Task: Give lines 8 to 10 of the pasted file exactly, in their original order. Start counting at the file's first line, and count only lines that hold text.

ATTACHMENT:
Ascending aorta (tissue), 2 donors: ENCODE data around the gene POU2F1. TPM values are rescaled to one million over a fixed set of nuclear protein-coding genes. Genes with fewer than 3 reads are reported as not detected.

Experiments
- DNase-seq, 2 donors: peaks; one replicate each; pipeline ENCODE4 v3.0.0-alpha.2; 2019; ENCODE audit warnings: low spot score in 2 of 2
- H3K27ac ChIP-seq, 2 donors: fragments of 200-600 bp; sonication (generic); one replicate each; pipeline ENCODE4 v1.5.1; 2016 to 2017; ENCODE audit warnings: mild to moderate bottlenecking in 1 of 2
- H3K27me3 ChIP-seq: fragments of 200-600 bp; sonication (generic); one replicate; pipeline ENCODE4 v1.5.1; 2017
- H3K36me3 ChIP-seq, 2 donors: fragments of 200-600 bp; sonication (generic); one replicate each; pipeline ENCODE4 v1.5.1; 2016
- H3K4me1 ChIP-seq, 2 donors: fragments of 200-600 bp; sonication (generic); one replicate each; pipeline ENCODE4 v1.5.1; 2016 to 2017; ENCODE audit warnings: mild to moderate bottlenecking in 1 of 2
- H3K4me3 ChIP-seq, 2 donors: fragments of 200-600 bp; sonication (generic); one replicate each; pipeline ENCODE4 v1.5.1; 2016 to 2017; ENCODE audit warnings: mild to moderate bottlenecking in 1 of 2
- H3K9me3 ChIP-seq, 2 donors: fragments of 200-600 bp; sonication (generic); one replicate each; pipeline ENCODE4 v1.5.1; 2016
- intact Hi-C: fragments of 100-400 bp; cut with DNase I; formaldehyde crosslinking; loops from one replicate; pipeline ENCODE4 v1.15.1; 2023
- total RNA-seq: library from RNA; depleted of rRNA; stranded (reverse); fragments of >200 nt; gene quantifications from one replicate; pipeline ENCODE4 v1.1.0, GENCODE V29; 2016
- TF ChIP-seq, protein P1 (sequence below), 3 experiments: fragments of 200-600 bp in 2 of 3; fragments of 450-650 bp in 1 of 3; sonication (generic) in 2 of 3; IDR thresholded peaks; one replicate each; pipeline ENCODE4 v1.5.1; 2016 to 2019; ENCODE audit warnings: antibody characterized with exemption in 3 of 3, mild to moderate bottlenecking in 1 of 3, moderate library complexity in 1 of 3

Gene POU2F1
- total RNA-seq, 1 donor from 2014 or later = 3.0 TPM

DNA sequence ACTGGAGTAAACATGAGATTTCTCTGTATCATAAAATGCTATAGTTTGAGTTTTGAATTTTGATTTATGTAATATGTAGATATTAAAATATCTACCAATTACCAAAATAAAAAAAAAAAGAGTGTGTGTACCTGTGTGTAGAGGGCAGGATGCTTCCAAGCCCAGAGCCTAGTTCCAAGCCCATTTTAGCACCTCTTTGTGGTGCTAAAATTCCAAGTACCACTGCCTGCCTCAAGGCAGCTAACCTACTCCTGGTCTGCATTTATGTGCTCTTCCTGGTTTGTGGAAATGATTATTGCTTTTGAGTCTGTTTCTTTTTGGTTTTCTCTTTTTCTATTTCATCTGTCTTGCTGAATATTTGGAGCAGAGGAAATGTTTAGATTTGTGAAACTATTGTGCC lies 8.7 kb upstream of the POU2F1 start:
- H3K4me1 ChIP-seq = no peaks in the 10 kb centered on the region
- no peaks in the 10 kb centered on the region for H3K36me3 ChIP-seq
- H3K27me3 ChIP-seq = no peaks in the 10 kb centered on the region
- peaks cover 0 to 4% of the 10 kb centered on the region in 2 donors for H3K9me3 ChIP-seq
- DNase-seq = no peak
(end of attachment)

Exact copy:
- H3K4me3 ChIP-seq, 2 donors: fragments of 200-600 bp; sonication (generic); one replicate each; pipeline ENCODE4 v1.5.1; 2016 to 2017; ENCODE audit warnings: mild to moderate bottlenecking in 1 of 2
- H3K9me3 ChIP-seq, 2 donors: fragments of 200-600 bp; sonication (generic); one replicate each; pipeline ENCODE4 v1.5.1; 2016
- intact Hi-C: fragments of 100-400 bp; cut with DNase I; formaldehyde crosslinking; loops from one replicate; pipeline ENCODE4 v1.15.1; 2023